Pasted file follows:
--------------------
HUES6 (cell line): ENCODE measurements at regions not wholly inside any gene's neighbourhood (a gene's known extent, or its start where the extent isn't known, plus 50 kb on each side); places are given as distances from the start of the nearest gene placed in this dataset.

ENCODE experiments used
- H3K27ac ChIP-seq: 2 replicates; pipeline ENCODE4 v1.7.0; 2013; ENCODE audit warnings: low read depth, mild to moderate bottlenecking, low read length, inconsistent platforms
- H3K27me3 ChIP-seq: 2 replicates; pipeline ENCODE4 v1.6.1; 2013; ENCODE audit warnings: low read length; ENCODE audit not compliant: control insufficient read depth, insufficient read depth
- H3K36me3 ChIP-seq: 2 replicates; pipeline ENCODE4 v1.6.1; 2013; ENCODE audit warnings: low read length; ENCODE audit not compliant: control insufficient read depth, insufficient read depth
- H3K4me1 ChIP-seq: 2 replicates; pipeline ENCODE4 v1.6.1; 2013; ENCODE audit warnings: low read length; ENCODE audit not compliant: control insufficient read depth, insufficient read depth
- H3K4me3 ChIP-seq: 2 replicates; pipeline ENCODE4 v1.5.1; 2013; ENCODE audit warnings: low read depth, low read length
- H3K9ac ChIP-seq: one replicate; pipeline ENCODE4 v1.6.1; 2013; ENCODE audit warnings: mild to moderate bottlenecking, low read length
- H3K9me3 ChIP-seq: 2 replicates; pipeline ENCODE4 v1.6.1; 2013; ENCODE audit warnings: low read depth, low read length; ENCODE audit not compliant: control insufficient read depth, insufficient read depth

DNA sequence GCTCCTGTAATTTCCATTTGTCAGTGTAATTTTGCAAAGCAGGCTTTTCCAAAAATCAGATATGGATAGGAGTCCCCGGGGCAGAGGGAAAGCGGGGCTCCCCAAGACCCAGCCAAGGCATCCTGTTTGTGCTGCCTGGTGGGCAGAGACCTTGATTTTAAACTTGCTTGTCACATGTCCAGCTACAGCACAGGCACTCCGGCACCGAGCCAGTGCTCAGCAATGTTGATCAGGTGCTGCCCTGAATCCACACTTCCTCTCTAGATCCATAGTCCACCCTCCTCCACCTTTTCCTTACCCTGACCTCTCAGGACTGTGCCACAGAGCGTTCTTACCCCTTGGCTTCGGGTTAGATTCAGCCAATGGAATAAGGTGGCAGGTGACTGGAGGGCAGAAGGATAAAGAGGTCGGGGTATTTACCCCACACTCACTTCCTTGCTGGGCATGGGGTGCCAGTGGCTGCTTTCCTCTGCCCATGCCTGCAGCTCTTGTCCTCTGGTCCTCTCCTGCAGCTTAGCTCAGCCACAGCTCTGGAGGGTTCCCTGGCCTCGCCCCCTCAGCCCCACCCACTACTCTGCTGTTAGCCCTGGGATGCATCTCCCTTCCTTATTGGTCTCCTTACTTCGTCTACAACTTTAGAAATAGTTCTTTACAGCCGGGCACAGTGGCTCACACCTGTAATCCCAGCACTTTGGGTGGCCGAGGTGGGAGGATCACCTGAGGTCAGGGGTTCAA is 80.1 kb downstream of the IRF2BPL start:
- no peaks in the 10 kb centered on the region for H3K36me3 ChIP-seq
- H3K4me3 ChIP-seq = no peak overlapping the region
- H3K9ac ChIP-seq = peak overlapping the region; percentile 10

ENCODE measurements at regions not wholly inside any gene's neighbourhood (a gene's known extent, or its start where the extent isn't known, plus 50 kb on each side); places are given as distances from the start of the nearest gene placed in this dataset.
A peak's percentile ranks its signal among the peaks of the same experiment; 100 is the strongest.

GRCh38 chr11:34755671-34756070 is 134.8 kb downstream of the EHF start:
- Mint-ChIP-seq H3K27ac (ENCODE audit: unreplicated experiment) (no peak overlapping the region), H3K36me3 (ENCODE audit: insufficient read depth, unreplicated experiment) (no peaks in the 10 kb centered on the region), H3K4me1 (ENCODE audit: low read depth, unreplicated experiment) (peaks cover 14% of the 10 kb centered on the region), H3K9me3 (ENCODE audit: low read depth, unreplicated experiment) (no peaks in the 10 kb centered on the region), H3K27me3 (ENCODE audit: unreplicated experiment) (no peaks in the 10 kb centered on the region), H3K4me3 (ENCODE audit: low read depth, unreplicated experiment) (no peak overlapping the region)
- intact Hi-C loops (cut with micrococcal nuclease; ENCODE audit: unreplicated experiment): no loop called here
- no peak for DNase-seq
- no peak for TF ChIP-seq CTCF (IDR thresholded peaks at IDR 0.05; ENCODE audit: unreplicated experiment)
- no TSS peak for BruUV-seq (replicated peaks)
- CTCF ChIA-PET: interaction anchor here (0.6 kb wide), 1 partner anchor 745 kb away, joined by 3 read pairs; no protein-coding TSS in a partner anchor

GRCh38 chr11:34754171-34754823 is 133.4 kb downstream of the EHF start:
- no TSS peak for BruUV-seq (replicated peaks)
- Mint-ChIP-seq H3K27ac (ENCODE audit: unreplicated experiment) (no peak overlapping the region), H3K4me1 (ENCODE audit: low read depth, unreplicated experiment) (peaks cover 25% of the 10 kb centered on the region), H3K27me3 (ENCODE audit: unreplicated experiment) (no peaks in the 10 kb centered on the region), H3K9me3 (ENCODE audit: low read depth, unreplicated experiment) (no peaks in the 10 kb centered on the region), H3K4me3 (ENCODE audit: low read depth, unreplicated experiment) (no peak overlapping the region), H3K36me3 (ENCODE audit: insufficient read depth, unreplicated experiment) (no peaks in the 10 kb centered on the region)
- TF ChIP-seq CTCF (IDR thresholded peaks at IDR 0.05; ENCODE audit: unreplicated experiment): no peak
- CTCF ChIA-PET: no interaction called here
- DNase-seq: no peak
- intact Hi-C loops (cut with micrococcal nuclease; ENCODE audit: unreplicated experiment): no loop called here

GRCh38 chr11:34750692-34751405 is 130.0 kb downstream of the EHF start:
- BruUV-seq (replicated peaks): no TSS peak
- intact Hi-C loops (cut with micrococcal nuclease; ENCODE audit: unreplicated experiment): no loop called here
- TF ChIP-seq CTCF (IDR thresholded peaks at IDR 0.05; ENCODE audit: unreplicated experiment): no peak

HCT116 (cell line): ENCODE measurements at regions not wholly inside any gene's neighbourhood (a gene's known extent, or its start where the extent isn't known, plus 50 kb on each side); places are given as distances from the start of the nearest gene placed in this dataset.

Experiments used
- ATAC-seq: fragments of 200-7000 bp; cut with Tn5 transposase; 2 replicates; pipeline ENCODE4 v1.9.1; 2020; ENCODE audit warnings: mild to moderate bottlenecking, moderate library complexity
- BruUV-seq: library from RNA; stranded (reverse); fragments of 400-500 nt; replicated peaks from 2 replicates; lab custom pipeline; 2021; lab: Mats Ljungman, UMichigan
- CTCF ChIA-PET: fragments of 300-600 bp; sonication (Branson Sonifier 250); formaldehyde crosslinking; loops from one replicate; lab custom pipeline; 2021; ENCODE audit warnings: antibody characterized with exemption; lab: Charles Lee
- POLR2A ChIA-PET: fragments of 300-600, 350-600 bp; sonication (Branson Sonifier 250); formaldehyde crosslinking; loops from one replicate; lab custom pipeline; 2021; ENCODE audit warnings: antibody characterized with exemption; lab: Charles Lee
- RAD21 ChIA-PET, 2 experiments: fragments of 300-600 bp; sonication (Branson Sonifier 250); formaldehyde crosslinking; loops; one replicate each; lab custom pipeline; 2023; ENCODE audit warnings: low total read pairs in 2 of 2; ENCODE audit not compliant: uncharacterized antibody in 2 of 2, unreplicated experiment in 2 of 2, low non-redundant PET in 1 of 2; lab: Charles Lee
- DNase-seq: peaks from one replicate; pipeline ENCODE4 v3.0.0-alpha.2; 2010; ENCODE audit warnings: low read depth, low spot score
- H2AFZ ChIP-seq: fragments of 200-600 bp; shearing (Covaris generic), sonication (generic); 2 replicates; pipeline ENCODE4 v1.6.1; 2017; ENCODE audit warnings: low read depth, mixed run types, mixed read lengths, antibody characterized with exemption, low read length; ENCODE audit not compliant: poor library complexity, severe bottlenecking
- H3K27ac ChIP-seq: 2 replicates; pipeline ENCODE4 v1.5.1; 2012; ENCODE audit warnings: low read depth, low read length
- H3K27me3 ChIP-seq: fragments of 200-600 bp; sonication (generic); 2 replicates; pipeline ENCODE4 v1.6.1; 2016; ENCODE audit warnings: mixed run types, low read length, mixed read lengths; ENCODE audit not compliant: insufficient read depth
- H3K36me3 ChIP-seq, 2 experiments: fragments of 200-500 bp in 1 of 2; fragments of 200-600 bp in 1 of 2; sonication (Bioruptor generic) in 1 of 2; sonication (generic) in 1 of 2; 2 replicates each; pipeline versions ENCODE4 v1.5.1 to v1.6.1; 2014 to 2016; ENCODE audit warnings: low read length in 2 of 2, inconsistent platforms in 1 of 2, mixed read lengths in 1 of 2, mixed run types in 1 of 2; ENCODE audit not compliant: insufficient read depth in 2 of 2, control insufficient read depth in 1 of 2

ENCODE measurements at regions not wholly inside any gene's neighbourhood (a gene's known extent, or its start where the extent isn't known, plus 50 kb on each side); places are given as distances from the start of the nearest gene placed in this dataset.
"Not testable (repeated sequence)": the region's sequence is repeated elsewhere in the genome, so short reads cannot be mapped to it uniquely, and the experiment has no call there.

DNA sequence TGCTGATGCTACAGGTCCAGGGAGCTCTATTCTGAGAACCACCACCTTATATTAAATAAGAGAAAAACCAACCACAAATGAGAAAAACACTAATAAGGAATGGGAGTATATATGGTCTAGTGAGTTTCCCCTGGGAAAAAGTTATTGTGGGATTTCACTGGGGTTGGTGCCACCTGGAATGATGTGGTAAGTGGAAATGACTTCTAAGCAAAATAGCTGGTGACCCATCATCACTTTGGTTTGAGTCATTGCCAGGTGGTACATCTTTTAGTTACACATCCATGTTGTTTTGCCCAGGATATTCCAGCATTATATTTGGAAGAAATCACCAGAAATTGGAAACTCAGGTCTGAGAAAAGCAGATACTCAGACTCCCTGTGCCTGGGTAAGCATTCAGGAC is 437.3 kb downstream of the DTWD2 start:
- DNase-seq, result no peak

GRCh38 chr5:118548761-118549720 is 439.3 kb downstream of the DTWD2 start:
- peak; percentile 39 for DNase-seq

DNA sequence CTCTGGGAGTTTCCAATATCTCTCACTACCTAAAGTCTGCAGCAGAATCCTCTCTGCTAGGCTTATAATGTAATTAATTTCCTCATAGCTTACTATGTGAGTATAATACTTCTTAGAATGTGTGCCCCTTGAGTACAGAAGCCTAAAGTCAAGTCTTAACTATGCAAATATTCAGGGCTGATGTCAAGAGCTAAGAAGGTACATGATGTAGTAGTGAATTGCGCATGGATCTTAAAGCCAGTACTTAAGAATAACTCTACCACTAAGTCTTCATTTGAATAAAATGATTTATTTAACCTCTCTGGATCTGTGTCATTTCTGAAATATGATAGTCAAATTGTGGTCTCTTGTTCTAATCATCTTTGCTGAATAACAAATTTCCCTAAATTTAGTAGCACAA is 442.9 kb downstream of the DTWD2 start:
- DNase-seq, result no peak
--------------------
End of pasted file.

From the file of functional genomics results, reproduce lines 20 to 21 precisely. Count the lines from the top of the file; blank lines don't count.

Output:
- no peak for TF ChIP-seq CTCF (IDR thresholded peaks at IDR 0.05; ENCODE audit: unreplicated experiment)
- no TSS peak for BruUV-seq (replicated peaks)